Post-WWII before Vietnam
His first postwar command, although not an especially prestigious one, was the commanding officer, 3rd Training Regiment, Fort Jackson, S.C. In 1957, he was assigned to Military Assistance Advisory Group, Vietnam (MAAG-V), where he was the senior U.S. advisor to the Vietnamese regional commander for the southernmost part of Vietnam, around the Mekong Delta.
Next in October 1958, he took command of the original U.S.-based 77th Special Forces Group (later redesignated the 7th SFG) where he prepared United States Army Special Forces personnel for deployment to places including Southeast Asia.
Vietnam War: MACV-SOG
Blackburn, once the youngest colonel in the U.S. Army and now, the colonel with the longest tenure at that rank, became the second commander of MACV-SOG. For special operations at the time, this was an unusual case of putting "the square peg in the square hole"; most of the commanders had no experience operating intelligence collection or covert action as an insurgent in an area controlled by a hostile government. Those, however, were exactly the things he did in the Philippines.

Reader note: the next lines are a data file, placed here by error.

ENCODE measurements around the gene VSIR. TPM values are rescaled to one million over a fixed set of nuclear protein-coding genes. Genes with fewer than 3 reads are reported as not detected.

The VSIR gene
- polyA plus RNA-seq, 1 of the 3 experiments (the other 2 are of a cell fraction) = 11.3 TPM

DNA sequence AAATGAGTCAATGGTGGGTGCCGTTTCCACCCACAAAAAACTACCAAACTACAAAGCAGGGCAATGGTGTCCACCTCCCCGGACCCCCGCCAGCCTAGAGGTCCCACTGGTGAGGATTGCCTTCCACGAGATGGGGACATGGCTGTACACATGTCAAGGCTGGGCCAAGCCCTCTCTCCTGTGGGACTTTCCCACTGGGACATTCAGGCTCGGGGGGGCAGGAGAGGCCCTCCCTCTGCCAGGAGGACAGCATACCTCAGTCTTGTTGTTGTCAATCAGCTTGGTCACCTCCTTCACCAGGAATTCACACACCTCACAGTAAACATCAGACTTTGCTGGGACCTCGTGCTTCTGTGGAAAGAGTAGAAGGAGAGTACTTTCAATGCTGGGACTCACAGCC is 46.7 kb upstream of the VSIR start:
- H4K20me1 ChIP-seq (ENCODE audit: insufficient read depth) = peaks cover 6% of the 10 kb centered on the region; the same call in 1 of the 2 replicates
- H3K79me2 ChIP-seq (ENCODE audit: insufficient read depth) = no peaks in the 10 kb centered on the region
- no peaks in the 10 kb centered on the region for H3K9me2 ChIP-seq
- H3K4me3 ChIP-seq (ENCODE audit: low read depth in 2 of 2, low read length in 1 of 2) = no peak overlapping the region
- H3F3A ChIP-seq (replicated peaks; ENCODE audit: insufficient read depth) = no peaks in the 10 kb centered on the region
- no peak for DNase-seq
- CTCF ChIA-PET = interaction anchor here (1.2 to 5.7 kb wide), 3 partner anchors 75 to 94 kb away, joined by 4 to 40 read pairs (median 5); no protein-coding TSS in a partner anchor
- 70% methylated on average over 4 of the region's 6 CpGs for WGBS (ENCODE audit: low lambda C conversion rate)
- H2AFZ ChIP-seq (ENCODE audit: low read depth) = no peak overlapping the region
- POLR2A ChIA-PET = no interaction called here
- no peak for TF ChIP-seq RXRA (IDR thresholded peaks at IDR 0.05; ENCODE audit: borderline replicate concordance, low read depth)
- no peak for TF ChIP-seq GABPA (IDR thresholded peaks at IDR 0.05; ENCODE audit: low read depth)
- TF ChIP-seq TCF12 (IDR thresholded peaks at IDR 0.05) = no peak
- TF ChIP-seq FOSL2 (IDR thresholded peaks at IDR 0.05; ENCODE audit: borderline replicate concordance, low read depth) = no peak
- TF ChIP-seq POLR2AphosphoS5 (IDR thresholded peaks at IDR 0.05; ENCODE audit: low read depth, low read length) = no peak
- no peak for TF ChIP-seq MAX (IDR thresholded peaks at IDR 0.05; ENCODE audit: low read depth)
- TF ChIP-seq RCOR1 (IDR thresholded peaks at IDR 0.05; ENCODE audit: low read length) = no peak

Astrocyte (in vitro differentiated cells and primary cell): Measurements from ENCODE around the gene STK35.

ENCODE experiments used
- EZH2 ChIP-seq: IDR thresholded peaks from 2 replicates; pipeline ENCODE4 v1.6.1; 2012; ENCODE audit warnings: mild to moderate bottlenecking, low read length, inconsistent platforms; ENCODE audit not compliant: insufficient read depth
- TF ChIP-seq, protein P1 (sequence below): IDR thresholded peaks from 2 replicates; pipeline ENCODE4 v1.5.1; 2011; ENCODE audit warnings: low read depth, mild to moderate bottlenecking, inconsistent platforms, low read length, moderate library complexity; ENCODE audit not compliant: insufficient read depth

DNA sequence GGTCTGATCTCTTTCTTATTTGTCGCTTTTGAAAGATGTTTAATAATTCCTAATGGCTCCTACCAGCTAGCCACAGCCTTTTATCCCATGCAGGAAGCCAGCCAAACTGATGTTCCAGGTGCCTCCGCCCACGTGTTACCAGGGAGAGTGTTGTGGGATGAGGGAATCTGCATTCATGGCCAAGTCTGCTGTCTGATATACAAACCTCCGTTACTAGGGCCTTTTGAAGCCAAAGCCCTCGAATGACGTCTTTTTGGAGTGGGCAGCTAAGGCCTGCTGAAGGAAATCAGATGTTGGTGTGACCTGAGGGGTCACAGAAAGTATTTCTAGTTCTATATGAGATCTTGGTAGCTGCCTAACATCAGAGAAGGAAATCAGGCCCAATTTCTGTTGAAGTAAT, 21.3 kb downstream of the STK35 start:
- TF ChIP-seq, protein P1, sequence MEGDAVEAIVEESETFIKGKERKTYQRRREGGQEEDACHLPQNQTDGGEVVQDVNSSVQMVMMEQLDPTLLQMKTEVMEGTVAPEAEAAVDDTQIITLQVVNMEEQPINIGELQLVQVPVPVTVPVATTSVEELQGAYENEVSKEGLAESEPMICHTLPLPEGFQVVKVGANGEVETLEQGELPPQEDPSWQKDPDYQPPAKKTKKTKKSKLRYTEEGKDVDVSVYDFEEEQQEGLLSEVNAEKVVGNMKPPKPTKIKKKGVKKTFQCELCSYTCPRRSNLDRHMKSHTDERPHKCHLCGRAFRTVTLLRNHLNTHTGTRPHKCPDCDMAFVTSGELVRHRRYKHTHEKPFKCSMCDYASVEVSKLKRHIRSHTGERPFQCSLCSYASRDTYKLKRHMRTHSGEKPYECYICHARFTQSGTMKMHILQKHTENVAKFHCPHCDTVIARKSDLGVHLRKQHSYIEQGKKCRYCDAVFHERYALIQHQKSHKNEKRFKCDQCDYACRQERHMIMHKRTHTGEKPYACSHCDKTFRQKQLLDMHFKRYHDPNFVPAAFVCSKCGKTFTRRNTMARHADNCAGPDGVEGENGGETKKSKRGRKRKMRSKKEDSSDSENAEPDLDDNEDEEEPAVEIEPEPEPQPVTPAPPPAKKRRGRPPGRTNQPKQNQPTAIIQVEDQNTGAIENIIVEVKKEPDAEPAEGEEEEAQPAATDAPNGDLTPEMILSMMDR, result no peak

Later in the war, he was the Special Assistant for Counterinsurgency and Special Activities (SACSA) to the Joint Chiefs of Staff, most notably during Operation IVORY COAST, the attempted rescue of American prisoners of war from the camp at Son Tay in North Vietnam
- Norling, Robert (1996), Lapham's Raiders: Guerrillas in the Philippines, 1942-1945, University Press of Kentucky, p. 104
- Lapham, p. 111-113
- Laphan, pp. 119-120
- Hogan, David W., Jr. (1992), Chapter 4: Special Operations in the Pacific, U.S. Army Special Operations in World War II, Center for Military History, Department of the Army, CMH Publication 70-42
- Shultz, Richard H., Jr. (2000), the Secret War against Hanoi: the untold story of spies, saboteurs, and covert warriors in North Vietnam, Harper Collins Perennial, Schultz, pp. 52-53